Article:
Smith explains that self-interest acts as a guiding force toward the work society desires. As Smith notes in Wealth, "It is not from the benevolence of the butcher, the brewer, or the baker that we expect our dinner, but from their regard to their self-interest." While one would naturally assume that everyone following only his or her self-interest would not create a very good society, there is another force that prevents selfish individuals from exploiting the marketplace. That regulator is competition.

This principle can be explained best with the following excerpt from The Worldly Philosophers.

A man who permits his self-interest to run away with him will find that competitors have slipped in to take his trade away; if he charges too much for his wares or if he refuses to pay as much as everybody else for his workers, he will find himself without buyers in the one case and without employees in the other.

Those workers will go to the competitor who is willing to pay more and those customers will go to the competitor who charges less. The wonderful paradox of the market, through the interaction of supply and demand and competition, creates a price that properly allocates industry so as to produce the proper quantities of goods and services. No intervention, planning, or forethought is needed to create exactly what society desires, in the exact amount it desires. What a wonderful contraption the market is! As long as society can promote competition and innovation, standards of living will continue to grow and wealth will increase. So the theory goes.

Unfortunately, our world cannot be simplified to quite this degree. Such things as crime, corruption, and market failures do exist. There are some cases where the government should be involved, and there are other cases when the government should have less involvement. This topic will be dealt with in a later section of this chapter.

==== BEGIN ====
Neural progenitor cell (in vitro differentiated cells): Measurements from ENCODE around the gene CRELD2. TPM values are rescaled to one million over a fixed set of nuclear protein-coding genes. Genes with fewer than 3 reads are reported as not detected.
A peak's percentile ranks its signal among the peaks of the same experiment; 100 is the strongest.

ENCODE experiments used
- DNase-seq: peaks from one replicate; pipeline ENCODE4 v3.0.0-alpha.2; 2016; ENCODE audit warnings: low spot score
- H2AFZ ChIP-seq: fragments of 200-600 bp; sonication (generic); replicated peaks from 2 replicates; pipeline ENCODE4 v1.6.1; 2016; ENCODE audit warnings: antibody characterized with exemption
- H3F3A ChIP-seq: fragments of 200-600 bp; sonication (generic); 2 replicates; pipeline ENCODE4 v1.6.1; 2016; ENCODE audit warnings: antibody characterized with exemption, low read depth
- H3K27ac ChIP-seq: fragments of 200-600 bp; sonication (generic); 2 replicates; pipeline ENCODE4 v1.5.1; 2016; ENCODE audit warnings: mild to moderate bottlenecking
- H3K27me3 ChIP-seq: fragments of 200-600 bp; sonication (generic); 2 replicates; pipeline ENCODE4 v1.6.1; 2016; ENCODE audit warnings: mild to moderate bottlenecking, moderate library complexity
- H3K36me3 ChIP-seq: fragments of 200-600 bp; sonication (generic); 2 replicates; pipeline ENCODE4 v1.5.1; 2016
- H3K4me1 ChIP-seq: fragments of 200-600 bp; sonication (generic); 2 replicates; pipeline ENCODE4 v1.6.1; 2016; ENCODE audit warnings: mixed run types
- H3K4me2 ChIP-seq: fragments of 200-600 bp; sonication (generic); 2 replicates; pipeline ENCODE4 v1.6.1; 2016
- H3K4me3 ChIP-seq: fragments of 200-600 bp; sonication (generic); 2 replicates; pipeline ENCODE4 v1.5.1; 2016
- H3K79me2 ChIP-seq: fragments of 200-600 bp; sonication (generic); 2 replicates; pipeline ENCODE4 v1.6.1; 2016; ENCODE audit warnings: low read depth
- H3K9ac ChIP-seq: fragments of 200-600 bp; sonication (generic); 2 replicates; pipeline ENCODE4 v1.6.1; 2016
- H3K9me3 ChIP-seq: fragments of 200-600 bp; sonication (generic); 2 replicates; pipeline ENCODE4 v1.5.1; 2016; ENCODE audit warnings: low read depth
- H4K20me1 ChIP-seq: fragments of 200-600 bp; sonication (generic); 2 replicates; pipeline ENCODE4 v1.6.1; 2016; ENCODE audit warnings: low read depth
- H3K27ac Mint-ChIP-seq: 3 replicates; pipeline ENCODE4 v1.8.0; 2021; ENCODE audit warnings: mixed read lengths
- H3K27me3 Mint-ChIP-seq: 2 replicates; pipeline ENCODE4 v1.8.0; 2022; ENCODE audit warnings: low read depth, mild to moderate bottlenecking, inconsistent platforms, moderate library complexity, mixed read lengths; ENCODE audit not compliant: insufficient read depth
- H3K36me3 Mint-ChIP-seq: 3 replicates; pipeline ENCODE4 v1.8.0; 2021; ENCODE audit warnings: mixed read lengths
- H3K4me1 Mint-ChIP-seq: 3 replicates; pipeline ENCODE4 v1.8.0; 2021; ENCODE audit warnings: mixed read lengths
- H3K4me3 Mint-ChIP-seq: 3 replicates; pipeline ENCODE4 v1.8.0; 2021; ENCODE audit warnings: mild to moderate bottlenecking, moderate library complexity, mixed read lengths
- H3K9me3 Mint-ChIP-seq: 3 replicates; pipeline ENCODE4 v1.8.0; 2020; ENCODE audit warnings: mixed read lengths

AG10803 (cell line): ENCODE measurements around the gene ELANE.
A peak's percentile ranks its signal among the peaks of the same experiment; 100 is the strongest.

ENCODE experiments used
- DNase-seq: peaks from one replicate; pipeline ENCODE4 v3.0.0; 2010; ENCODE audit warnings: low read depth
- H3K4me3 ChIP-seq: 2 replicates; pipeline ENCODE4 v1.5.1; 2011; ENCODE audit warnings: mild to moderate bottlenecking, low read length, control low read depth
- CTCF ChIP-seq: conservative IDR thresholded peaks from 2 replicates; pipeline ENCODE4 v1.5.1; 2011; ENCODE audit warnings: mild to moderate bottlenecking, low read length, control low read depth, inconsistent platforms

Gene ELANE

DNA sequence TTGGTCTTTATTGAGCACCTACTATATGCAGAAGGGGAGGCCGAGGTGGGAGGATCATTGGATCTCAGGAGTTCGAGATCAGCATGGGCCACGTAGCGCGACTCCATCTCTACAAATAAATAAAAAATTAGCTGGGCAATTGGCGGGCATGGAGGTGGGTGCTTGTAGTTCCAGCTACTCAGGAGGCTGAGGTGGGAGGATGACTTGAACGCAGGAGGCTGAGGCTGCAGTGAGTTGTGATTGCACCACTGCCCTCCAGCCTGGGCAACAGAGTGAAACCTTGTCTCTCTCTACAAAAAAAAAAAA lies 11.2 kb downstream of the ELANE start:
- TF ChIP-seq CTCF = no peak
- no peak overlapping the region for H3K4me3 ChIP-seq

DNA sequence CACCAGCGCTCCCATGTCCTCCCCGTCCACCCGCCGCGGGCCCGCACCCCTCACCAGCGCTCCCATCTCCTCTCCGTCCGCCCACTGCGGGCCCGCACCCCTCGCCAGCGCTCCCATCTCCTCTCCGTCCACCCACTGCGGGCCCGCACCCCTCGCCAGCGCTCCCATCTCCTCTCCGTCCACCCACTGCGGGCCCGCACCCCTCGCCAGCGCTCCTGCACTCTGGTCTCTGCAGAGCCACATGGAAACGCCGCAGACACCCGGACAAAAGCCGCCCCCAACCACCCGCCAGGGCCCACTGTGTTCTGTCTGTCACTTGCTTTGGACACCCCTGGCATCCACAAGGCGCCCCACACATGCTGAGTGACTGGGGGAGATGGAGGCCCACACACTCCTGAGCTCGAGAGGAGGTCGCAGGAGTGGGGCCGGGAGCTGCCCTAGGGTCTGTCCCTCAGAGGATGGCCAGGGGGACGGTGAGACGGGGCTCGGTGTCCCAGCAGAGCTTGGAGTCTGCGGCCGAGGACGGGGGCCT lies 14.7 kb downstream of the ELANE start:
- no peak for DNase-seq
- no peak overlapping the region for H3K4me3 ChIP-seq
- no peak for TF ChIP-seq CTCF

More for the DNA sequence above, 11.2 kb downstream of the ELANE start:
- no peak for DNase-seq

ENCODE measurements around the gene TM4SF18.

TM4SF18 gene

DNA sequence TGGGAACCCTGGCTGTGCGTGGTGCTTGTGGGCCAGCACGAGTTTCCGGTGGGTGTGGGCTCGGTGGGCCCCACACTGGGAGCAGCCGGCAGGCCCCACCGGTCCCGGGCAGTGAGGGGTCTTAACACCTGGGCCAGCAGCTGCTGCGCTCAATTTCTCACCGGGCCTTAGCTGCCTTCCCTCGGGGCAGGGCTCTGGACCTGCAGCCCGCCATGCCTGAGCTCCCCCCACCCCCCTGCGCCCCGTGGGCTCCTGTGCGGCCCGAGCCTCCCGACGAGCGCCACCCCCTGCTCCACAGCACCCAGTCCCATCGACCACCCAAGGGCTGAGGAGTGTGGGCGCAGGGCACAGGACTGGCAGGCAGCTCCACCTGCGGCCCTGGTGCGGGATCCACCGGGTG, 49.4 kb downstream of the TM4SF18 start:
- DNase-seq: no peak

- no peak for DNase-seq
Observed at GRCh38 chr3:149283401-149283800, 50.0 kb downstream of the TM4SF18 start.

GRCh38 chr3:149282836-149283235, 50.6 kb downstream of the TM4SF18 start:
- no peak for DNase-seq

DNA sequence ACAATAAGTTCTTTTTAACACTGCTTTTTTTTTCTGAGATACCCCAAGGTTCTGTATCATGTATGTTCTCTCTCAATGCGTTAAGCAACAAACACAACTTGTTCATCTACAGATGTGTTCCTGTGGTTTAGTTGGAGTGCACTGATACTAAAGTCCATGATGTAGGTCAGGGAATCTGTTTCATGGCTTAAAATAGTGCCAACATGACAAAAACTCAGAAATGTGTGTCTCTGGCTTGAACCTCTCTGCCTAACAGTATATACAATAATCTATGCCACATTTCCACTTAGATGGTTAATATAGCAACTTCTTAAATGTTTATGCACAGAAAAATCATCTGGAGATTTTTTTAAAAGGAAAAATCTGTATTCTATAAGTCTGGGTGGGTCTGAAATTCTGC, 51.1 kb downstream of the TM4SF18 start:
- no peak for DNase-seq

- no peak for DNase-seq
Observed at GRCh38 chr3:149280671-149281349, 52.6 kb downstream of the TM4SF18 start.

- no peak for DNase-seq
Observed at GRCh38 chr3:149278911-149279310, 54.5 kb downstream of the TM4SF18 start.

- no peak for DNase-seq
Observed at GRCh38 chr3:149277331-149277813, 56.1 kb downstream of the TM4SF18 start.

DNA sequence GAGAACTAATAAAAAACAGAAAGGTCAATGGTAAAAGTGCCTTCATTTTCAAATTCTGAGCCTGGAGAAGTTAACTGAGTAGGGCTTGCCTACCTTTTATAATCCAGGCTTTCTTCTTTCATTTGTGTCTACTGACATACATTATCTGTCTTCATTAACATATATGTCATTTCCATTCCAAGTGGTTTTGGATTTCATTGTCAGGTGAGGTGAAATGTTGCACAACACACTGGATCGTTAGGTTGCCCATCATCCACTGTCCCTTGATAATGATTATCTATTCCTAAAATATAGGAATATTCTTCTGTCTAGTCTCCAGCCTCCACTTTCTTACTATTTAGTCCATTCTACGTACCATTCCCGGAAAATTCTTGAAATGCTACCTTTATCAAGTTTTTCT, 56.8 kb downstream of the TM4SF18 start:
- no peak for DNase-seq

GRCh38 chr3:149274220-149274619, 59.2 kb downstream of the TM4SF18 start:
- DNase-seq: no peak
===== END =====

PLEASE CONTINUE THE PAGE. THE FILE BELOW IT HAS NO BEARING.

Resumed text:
Now that we understand the basics of how the market system works, let’s progress with its history up to the present day. Following Smith there were many other economists, ideologists, sociologists, and philosophers that pontificated on the workings of the increasingly complex marketplace. Ricardo outlined the all important principles of trade while Malthus predicted overpopulation and doom. Mill contemplated on liberalism while Bentham promoted utilitarianism. Marx painted a bleak picture of forced labor and surplus value while Keynes later showed there sometimes was reason for an active government.

By the of Smith’s death in 1790, the nascent Industrial Revolution had already reared its head. The effects of the Renaissance, the humanist movement, and the new focus on science and empiricism would translate into the launch of movement that would impact the world as none before it had. It was this revolution, often harsh and cruel, that prompted thoughts of communism, created robber barons and titans, and led to the development of the innovations, technology, and standards of living we have today.

From the Industrial Revolution, the concept of mass production and economies of scale came about. Bigness, trusts, and horizontal integration became the key to riches in the day. It was Andrew Carnegie and J. P. Morgan in steel, John D. Rockefeller in oil, and Henry Ford in automotives. While many of these titans often had questionable ethics, no one can deny that they were innovators. They forged alliances, developed new ways of doing business, and created efficiency across industries.

Out of necessity, regulatory organizations such as the Environmental Protection Agency, Antitrust Division of the Department of Justice, the Securities and Exchange Commission, the Food and Drug Administration, the Financial Account Standards Board, and the Federal Trade Commission would soon be created in the United States while similar organizations were created across the developed world. Theodore Roosevelt would go on his trust-busting and anti-monopoly campaigns while Franklin D. Roosevelt created new laws relating to the distribution of wealth. John Maynard Keynes would go on about public spending while Milton Friedman and Frederick A. Hayek would fight large government in the name of freedom. Lyndon Johnson would forge his Great Society while Reagan lowered taxes. The Berlin Wall would fall and the Internet as well as increased trade and flow of capital would create profound change in business. The markets would go dot com crazy and then crash and burn. We’ve gone from hunting, gathering, bartering, and grunting to specialization, miniaturization, internationalization, mass-production, and six sigma—all due to the invisible hand, innovation, and industry. And such is the history of the market system.

This Economics & Policy article was written by Ryan P Allis on 2/9/2005

Ryan P. Allis, 20, is the author of Zero to One Million, a guide to building a company to $1 million in sales, and the founder of Ryan is also the CEO of Broadwick Corp., a provider of the permission-based email marketing software and CEO of Virante, Inc., a web marketing and search engine optimization firm. Ryan is an economics major at the University of North Carolina at Chapel Hill, where he is a Blanchard Scholar. [learn more.